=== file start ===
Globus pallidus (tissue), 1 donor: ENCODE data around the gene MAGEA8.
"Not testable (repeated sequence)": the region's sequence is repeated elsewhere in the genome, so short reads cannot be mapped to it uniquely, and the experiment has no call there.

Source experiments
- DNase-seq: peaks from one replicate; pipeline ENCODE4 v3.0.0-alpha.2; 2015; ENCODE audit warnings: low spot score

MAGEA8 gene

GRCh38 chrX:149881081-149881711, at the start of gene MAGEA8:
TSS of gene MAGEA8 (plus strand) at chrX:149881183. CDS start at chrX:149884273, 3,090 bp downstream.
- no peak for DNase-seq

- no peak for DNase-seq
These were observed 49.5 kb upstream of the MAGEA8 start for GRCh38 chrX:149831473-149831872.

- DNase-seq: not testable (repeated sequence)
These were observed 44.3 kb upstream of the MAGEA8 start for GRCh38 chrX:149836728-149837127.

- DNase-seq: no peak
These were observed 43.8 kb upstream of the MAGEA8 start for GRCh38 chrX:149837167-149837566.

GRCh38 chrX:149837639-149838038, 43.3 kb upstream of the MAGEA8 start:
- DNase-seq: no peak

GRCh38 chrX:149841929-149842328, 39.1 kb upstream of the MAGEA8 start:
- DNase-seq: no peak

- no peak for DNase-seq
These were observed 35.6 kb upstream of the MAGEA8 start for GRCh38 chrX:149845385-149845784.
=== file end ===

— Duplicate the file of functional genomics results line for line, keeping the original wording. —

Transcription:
Globus pallidus (tissue), 1 donor: ENCODE data around the gene MAGEA8.
"Not testable (repeated sequence)": the region's sequence is repeated elsewhere in the genome, so short reads cannot be mapped to it uniquely, and the experiment has no call there.

Source experiments
- DNase-seq: peaks from one replicate; pipeline ENCODE4 v3.0.0-alpha.2; 2015; ENCODE audit warnings: low spot score

MAGEA8 gene

GRCh38 chrX:149881081-149881711, at the start of gene MAGEA8:
TSS of gene MAGEA8 (plus strand) at chrX:149881183. CDS start at chrX:149884273, 3,090 bp downstream.
- no peak for DNase-seq

- no peak for DNase-seq
These were observed 49.5 kb upstream of the MAGEA8 start for GRCh38 chrX:149831473-149831872.

- DNase-seq: not testable (repeated sequence)
These were observed 44.3 kb upstream of the MAGEA8 start for GRCh38 chrX:149836728-149837127.

- DNase-seq: no peak
These were observed 43.8 kb upstream of the MAGEA8 start for GRCh38 chrX:149837167-149837566.

GRCh38 chrX:149837639-149838038, 43.3 kb upstream of the MAGEA8 start:
- DNase-seq: no peak

GRCh38 chrX:149841929-149842328, 39.1 kb upstream of the MAGEA8 start:
- DNase-seq: no peak

- no peak for DNase-seq
These were observed 35.6 kb upstream of the MAGEA8 start for GRCh38 chrX:149845385-149845784.